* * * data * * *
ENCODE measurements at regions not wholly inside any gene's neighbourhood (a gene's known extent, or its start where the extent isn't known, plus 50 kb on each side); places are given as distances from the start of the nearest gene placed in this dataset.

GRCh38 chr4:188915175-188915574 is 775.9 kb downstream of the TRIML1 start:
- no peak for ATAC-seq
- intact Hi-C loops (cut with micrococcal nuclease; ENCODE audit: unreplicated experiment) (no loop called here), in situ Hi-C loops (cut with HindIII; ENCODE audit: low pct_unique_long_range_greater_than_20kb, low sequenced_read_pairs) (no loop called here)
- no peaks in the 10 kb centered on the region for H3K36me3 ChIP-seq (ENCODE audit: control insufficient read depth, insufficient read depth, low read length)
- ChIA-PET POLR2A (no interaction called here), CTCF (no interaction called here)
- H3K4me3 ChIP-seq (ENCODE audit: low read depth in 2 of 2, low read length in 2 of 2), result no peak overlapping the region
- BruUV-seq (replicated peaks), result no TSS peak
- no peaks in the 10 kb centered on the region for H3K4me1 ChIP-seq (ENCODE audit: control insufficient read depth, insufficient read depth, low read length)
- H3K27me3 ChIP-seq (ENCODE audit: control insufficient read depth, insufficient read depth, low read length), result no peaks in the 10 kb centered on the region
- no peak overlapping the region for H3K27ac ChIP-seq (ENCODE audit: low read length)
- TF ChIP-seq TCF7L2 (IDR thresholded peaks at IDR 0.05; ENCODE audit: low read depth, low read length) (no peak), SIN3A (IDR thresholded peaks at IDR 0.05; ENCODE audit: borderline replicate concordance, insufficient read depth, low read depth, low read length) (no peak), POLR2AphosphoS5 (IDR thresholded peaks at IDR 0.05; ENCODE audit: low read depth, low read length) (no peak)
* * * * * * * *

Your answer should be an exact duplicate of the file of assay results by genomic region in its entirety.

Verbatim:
ENCODE measurements at regions not wholly inside any gene's neighbourhood (a gene's known extent, or its start where the extent isn't known, plus 50 kb on each side); places are given as distances from the start of the nearest gene placed in this dataset.

GRCh38 chr4:188915175-188915574 is 775.9 kb downstream of the TRIML1 start:
- no peak for ATAC-seq
- intact Hi-C loops (cut with micrococcal nuclease; ENCODE audit: unreplicated experiment) (no loop called here), in situ Hi-C loops (cut with HindIII; ENCODE audit: low pct_unique_long_range_greater_than_20kb, low sequenced_read_pairs) (no loop called here)
- no peaks in the 10 kb centered on the region for H3K36me3 ChIP-seq (ENCODE audit: control insufficient read depth, insufficient read depth, low read length)
- ChIA-PET POLR2A (no interaction called here), CTCF (no interaction called here)
- H3K4me3 ChIP-seq (ENCODE audit: low read depth in 2 of 2, low read length in 2 of 2), result no peak overlapping the region
- BruUV-seq (replicated peaks), result no TSS peak
- no peaks in the 10 kb centered on the region for H3K4me1 ChIP-seq (ENCODE audit: control insufficient read depth, insufficient read depth, low read length)
- H3K27me3 ChIP-seq (ENCODE audit: control insufficient read depth, insufficient read depth, low read length), result no peaks in the 10 kb centered on the region
- no peak overlapping the region for H3K27ac ChIP-seq (ENCODE audit: low read length)
- TF ChIP-seq TCF7L2 (IDR thresholded peaks at IDR 0.05; ENCODE audit: low read depth, low read length) (no peak), SIN3A (IDR thresholded peaks at IDR 0.05; ENCODE audit: borderline replicate concordance, insufficient read depth, low read depth, low read length) (no peak), POLR2AphosphoS5 (IDR thresholded peaks at IDR 0.05; ENCODE audit: low read depth, low read length) (no peak)